Qantas has been reluctant to talk about one of its airliner types, the high wing Dash 8 turboprops, since the 16 January ditching of a US Airways A320 in the Hudson River.
This is because a Dash 8 will most likely float, wings level but cabin submerged, soon after even the most benign of water landings.
It’s just a fact of life for high-wing aircraft. The wings are a major source of buoyancy, especially if full of fuel which is lighter than water, on any airliner, and because the cabin is slung under the wings it will go under water. Quickly but not necessarily immediately.
Qantas would actually have a pretty good story to tell about high-wing ditchings, and perhaps its reluctance is driven by not wanting to frighten people by discussing how such an incident could end well, just like the US ditching.
We spoke to some people with experience in safety training in high wing turboprops. But let’s start with an authoritative source in the US who hasn’t been filtered through the PR process.
“The US Airways incident appears to have verified all of the assumptions and values required for all types of airliners to meet the ditching standards that are a part of certification,” he says.
“This provides us with complete confidence that the ditching behaviour of airplanes like the Dash 8 and ATRs (which have high wings) will not cause immediate injury to the occupants or make it impossible for them to escape.”
So how do they escape if the cabin is about to go under water?
“You are trained to release the life rafts and get people through the doors into the water so fast you wouldn’t know it,” says a former flight attendant familiar with the procedures.
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“The cabin will not be level, and this will lift one set of exits higher than the other. On flights to Lord Howe Island we had even fewer than normal seats and two of us, so the level of close supervision of passengers prior to ditching ensures everyone has vests on, shoes off, and knows that everything is going to happen quickly and knows they are going to be close to the rafts.”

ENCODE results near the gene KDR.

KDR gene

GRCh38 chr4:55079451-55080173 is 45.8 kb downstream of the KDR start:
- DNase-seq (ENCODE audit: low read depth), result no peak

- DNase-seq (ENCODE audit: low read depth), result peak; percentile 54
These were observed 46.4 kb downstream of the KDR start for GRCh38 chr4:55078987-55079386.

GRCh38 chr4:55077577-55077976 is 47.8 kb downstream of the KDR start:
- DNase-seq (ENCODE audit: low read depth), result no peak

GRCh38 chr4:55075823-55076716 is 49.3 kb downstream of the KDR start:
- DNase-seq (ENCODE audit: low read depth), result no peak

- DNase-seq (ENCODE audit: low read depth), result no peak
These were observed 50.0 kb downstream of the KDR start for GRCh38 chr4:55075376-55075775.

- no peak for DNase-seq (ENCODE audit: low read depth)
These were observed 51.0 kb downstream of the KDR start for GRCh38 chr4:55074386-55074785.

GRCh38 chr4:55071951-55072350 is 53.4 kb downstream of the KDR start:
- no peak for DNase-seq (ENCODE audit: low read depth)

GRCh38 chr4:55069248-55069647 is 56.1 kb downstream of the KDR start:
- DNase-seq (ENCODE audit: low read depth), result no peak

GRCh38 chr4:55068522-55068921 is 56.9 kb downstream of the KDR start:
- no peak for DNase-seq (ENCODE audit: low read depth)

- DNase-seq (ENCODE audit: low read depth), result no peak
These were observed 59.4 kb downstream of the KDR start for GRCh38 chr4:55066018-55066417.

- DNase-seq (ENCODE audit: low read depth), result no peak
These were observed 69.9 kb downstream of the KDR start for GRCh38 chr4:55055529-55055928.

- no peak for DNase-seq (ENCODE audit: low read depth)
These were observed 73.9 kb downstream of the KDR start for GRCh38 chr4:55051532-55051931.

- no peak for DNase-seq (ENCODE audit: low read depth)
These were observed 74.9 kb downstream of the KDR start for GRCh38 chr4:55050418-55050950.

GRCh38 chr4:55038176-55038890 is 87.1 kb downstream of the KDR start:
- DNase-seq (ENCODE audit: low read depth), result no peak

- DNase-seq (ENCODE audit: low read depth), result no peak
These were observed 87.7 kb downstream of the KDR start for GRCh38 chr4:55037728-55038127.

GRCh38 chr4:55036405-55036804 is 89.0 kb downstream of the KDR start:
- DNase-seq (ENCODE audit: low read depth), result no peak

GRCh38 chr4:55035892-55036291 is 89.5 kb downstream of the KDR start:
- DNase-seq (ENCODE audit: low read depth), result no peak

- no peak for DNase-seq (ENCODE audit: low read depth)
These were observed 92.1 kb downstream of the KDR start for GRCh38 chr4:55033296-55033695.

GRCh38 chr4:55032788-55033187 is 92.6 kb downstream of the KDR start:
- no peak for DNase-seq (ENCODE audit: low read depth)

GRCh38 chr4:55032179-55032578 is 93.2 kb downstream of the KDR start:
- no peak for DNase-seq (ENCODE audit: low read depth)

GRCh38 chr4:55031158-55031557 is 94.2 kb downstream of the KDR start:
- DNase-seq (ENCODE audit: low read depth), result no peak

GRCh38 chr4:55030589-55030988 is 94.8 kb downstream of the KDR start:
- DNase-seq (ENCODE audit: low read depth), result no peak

There is also an escape hatch in the roof of the cockpit which would remain clear of the water until, inevitably, the turbo-prop sinks. It is treated as a certainty in a ditching that an airliner of any type will rapidly take on so much water that it sinks.
While the spokesperson for Qantas would not discuss the moments during which the Dash 8 cabin might resemble a semi-submersible coral viewing boat on the Great Barrier Reef, he did provide the following guidance:-
The DHC 8 is capable of making a emergency water landing under a wide range of ditching conditions.
The maximum acceleration imposed on the DHC 8 during ditching are within the design envelope of the aircraft and no major structural failure will occur.
The structural strength of the belly will be adequate to sustain the pressure of the ditching impact.
No significant leakage will result.
The buoyancy and trim calculations suggest the centre of gravity will move slightly aft in the water. This will keep the aircraft in stable equilibrium flotation.
It has been shown that doors, hatches and windows will either not be damaged during ditching or they will have no influence on the predicted ditching and subsequent floating behaviour of the DHC 8.